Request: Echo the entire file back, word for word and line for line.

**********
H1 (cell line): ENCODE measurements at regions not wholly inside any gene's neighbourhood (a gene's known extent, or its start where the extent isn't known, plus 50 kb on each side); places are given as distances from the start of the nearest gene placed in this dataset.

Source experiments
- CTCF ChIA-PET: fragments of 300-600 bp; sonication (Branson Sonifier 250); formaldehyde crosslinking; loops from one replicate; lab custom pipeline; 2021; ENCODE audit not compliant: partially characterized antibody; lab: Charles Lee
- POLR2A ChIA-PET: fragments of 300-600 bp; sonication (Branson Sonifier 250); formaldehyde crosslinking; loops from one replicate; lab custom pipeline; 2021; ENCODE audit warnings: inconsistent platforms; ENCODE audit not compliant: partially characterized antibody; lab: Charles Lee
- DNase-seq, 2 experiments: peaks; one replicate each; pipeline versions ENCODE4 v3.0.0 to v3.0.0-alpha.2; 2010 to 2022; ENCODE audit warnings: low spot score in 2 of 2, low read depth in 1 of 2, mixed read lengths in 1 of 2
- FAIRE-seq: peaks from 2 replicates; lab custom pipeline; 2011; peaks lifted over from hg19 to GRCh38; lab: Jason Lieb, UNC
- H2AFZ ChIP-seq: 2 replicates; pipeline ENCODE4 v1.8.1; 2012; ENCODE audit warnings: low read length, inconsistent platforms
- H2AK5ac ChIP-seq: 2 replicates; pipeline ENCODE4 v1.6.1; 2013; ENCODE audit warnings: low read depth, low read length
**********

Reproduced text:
H1 (cell line): ENCODE measurements at regions not wholly inside any gene's neighbourhood (a gene's known extent, or its start where the extent isn't known, plus 50 kb on each side); places are given as distances from the start of the nearest gene placed in this dataset.

Source experiments
- CTCF ChIA-PET: fragments of 300-600 bp; sonication (Branson Sonifier 250); formaldehyde crosslinking; loops from one replicate; lab custom pipeline; 2021; ENCODE audit not compliant: partially characterized antibody; lab: Charles Lee
- POLR2A ChIA-PET: fragments of 300-600 bp; sonication (Branson Sonifier 250); formaldehyde crosslinking; loops from one replicate; lab custom pipeline; 2021; ENCODE audit warnings: inconsistent platforms; ENCODE audit not compliant: partially characterized antibody; lab: Charles Lee
- DNase-seq, 2 experiments: peaks; one replicate each; pipeline versions ENCODE4 v3.0.0 to v3.0.0-alpha.2; 2010 to 2022; ENCODE audit warnings: low spot score in 2 of 2, low read depth in 1 of 2, mixed read lengths in 1 of 2
- FAIRE-seq: peaks from 2 replicates; lab custom pipeline; 2011; peaks lifted over from hg19 to GRCh38; lab: Jason Lieb, UNC
- H2AFZ ChIP-seq: 2 replicates; pipeline ENCODE4 v1.8.1; 2012; ENCODE audit warnings: low read length, inconsistent platforms
- H2AK5ac ChIP-seq: 2 replicates; pipeline ENCODE4 v1.6.1; 2013; ENCODE audit warnings: low read depth, low read length